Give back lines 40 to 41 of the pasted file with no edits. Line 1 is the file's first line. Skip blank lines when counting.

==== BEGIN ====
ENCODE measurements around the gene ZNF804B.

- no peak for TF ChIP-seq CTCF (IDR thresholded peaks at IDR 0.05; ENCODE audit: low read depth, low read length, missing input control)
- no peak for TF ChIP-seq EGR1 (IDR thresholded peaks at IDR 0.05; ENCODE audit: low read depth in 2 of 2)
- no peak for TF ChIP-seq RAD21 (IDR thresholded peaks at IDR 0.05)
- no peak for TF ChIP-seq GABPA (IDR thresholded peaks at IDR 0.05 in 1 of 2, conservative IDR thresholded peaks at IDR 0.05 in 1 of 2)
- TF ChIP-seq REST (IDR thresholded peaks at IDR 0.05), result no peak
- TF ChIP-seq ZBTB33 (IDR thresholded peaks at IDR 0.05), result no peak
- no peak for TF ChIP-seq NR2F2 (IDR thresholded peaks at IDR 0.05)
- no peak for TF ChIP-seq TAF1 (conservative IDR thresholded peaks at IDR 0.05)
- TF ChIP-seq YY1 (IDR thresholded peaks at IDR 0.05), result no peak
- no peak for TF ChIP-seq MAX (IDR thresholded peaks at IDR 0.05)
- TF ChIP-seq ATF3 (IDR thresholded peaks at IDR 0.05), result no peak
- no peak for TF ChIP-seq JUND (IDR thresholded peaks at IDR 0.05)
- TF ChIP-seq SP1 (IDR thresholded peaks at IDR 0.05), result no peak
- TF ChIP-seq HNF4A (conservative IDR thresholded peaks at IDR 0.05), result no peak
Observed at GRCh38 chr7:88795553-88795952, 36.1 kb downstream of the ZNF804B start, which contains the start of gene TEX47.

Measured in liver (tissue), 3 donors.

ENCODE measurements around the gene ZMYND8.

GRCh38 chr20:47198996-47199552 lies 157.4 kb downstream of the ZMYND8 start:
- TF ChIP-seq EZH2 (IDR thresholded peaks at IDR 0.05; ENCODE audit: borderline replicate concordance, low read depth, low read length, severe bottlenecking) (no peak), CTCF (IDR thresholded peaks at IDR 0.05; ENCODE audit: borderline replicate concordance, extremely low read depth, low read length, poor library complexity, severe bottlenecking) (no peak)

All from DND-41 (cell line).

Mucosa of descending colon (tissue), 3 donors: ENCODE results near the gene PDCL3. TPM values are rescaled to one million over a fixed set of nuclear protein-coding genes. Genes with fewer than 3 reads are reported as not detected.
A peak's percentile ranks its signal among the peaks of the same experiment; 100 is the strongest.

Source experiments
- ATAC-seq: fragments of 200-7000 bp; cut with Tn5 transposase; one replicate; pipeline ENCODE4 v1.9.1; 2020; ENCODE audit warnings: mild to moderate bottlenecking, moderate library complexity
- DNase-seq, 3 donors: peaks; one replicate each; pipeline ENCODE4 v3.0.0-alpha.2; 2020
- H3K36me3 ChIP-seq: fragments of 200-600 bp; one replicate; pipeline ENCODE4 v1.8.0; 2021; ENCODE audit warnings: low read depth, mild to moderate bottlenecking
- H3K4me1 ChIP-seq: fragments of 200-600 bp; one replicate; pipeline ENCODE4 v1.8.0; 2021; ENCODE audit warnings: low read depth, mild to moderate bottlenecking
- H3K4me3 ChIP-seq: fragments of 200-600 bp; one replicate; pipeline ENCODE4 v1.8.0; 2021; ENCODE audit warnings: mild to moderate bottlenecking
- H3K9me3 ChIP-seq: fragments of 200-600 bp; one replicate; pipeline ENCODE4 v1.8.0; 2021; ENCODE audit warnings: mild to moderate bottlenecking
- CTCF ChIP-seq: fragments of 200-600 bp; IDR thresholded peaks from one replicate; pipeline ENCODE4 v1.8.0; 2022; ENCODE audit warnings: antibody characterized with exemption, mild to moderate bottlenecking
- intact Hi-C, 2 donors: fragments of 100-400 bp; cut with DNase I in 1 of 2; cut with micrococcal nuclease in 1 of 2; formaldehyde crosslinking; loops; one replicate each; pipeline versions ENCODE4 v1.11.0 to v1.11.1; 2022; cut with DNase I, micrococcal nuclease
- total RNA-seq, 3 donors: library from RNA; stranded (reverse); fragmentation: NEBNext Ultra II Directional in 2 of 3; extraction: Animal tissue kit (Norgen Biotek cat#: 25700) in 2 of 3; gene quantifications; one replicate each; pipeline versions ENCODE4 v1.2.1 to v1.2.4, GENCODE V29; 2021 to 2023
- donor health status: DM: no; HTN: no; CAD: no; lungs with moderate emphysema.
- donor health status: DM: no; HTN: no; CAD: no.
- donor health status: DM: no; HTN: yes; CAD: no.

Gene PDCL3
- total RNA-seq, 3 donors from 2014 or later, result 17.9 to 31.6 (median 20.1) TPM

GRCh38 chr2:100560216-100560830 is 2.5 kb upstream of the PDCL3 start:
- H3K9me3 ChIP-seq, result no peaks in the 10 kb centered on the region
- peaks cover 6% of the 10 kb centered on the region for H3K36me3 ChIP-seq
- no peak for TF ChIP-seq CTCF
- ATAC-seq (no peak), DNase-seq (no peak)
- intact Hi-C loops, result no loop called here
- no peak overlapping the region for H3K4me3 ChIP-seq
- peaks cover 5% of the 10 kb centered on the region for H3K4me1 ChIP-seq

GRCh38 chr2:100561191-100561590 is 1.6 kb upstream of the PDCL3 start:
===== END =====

- H3K9me3 ChIP-seq, result no peaks in the 10 kb centered on the region
- peaks cover 6% of the 10 kb centered on the region for H3K36me3 ChIP-seq